These notes accompany screenings of Satyajit Ray’s Pather Panchali on November 14, 15, and 16 in Theater 2.
“Third World” cinema was pretty much nonexistent for Western audiences until the 1950s. In 1951, with Akira Kurosawa’s Rashomon, Japanese films began to appear on a very limited basis. Whatever other depictions of Asia or Africa available remained, as they had always been, the products of exploitative White imperialists, like the Hungarian-turned-British Korda brothers (Elephant Boy, The Drum, Four Feathers) or Hollywood studio exoticism (Trader Horn/Tarzan/”documentaries” by Martin and Osa Johnson, Clyde Beatty, or Frank Buck.) Although Japan and India both had booming film industries, the films seemed only to be for the home market. The acceptance of subtitles in America spread with the popularity of postwar Italian and French films, and this led to a slightly greater inclination toward risk-taking by distributors. Non-theatrical companies like Brandon Films provided a market for these films after they completed their limited theatrical runs. Film societies and classrooms could more easily manage the transport and projection of the less cumbersome format of 16mm and, in fact, MoMA joined the trend through its film circulation program.
With regard to Pather Panchali—and ultimately making Indian films slightly more available in America—the Museum played a much greater role. Satyajit Ray (1921–1992) was an aspiring Bengali filmmaker who had been born into an intellectual family in Calcutta. He worked mainly as a graphic designer but co-founded the Calcutta Film Society in 1947. This led him to serious independent study of film and, fortuitously, Jean Renoir showed up in 1949 in search of location advice for his film, The River (which critic Andre Bazin later said shared “the same spiritual tone” with Pather Panchali). Through Renoir, Ray was able to arrange a trip to London, where he saw a huge number of films that confirmed his determination to make movies. He was heavily influenced by films like Vittorio De Sica’s Bicycle Thief, leading critic J. Hoberman to call Pather Panchali “the last masterpiece of Italian neorealism.”
Ray embarked on filming a 1928 novel, for which he had illustrated a children’s edition a decade earlier. After three years, he was still struggling to find funds to complete the project, but finally, through government subsidy, some money was obtained. Through contact with Monroe Wheeler at MoMA, arrangements were made to hold the world premiere here in May 1955, in conjunction with the exhibition Textiles and Ornamental Arts of India. (A short film by Charles and Ray Eames was made about the exhibition, and it remains in the Museum’s collection.) Wheeler also seems to have provided Ray with some museum funds to aid in the purchase of the print to be shown, and with access to raw film stock shipped from London that was not available in Calcutta. The presentation of Pather Panchali in this series marks its return MoMA. The print being shown is a new acquisition from the Academy of Motion Picture Arts and Sciences, which has preserved it because Ray received a lifetime achievement Oscar just before his death. After Ray’s film was shown at the 1956 Cannes Film Festival, his reputation was established and his career as a director was launched—even though the film did not begin its record-breaking run at the Fifth Avenue Playhouse in New York until 1958. It had been an enormous critical and commercial success in India. In 1981, with Ray present and participating, MoMA embarked on a complete retrospective of his work as part of its massive Film India exhibition.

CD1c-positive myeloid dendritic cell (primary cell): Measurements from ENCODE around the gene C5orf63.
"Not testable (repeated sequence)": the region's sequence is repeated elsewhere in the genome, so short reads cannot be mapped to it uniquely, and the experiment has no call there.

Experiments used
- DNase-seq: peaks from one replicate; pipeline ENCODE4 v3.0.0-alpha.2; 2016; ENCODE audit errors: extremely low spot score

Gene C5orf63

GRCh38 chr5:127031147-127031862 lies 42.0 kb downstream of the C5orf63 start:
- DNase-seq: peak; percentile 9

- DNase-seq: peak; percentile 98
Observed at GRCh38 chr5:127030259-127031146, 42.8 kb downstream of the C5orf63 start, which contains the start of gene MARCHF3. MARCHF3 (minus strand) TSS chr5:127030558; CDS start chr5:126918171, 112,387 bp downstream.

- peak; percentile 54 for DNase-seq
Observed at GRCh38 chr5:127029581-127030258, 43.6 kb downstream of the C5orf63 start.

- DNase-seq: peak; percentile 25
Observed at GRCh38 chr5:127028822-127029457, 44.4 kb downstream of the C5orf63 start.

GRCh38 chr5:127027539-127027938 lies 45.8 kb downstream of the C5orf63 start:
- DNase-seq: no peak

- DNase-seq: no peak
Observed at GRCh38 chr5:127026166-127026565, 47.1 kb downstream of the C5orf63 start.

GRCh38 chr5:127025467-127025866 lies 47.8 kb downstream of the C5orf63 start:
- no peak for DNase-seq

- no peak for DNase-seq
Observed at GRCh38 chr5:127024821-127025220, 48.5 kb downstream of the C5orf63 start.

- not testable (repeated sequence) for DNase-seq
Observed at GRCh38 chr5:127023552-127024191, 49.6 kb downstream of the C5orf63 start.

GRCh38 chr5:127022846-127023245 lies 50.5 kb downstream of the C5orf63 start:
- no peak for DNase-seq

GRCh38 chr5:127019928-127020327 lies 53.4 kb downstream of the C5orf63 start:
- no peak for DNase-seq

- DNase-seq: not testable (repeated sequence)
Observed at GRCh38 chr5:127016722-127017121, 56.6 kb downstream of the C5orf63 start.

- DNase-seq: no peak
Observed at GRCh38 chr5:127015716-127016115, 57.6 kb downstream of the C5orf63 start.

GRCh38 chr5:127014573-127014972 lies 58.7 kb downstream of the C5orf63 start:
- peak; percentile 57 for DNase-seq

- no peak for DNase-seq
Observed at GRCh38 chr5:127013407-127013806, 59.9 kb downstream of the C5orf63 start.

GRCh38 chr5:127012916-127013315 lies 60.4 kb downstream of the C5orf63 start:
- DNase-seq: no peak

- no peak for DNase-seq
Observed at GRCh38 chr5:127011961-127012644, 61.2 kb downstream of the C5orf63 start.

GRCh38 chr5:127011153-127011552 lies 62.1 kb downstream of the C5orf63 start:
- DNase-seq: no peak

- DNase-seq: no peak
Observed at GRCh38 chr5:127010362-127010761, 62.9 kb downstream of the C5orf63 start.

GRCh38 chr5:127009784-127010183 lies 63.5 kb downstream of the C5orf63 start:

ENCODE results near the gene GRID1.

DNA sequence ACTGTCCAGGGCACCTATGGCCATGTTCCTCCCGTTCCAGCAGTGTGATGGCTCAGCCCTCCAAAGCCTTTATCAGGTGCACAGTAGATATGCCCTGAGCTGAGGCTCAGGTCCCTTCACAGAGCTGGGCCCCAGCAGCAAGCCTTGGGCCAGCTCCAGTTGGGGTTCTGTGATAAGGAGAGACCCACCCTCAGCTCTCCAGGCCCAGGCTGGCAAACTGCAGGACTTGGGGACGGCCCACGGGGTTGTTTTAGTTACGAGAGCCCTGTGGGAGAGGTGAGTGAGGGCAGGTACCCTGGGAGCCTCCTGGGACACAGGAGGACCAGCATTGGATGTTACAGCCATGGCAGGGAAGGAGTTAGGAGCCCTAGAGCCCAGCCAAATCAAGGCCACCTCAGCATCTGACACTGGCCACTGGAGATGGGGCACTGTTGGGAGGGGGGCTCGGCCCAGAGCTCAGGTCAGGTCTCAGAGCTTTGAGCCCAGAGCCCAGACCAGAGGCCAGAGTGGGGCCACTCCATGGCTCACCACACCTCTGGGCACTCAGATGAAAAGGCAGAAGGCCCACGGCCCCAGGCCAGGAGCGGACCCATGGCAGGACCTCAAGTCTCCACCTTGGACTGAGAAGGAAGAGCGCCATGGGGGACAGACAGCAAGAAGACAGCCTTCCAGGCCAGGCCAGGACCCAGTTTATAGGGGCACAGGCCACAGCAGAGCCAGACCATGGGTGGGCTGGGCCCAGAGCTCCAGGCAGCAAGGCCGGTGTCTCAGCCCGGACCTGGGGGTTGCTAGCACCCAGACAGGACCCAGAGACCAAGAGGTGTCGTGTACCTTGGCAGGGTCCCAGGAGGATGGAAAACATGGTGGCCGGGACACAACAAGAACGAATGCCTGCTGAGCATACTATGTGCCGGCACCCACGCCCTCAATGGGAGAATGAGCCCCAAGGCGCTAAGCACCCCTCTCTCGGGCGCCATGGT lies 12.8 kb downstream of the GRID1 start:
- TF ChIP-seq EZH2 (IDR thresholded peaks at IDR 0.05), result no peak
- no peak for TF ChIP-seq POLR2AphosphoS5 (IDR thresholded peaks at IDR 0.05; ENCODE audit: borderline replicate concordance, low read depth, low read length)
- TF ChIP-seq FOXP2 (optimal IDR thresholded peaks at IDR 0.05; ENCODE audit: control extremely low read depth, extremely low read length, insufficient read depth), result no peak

Pather Panchali is, of course, the first in Ray’s “Apu trilogy,” succeeded by Aparajito and Apar Sansar. Together they provide a peasant-family saga of astonishing realism and truth. A Bombay (home of anti-realist Bollywood and Hindi-language film) critic, conscious of the revolution Ray was provoking, wrote: “It is banal to compare it with any other Indian picture…Pather Panchali is pure cinema. There is no trace of theater in it. It does away with plot, with grease and paint, with the slinky charmer and the sultry beauty, with the slapdash hero breaking into song on the slightest provocation or no provocation at all.”
It seems to have taken 15 years for Hindi cinema to begin to follow Ray’s example. Meanwhile, as we will see in his Rabindranath Tagore adaptations, like Devi and Two Daughters, he began to make more complex, if not less humanistic, films.